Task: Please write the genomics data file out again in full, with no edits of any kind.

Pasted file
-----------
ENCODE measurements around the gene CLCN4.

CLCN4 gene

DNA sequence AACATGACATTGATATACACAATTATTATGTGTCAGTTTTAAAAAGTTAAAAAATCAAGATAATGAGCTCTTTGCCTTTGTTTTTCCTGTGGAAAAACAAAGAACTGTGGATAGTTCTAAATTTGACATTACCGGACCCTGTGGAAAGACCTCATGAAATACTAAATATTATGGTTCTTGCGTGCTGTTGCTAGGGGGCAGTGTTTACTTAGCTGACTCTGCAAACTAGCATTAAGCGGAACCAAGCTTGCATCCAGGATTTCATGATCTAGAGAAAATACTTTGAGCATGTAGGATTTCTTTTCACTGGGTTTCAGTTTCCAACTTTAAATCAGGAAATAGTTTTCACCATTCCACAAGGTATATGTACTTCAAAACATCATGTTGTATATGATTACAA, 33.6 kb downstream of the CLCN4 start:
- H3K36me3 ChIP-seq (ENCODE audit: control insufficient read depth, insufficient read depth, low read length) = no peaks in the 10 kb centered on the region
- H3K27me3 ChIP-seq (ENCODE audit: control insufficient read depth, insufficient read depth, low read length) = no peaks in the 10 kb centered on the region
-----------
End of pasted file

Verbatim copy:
ENCODE measurements around the gene CLCN4.

CLCN4 gene

DNA sequence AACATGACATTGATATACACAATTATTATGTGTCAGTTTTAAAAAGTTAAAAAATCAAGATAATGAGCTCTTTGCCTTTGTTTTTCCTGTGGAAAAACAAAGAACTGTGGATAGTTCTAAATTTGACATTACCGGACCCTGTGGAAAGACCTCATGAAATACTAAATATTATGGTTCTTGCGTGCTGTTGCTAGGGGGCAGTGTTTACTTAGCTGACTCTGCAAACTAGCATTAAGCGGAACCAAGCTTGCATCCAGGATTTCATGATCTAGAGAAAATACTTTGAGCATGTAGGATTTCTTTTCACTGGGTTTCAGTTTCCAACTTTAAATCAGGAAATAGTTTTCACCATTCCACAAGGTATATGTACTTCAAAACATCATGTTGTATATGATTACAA, 33.6 kb downstream of the CLCN4 start:
- H3K36me3 ChIP-seq (ENCODE audit: control insufficient read depth, insufficient read depth, low read length) = no peaks in the 10 kb centered on the region
- H3K27me3 ChIP-seq (ENCODE audit: control insufficient read depth, insufficient read depth, low read length) = no peaks in the 10 kb centered on the region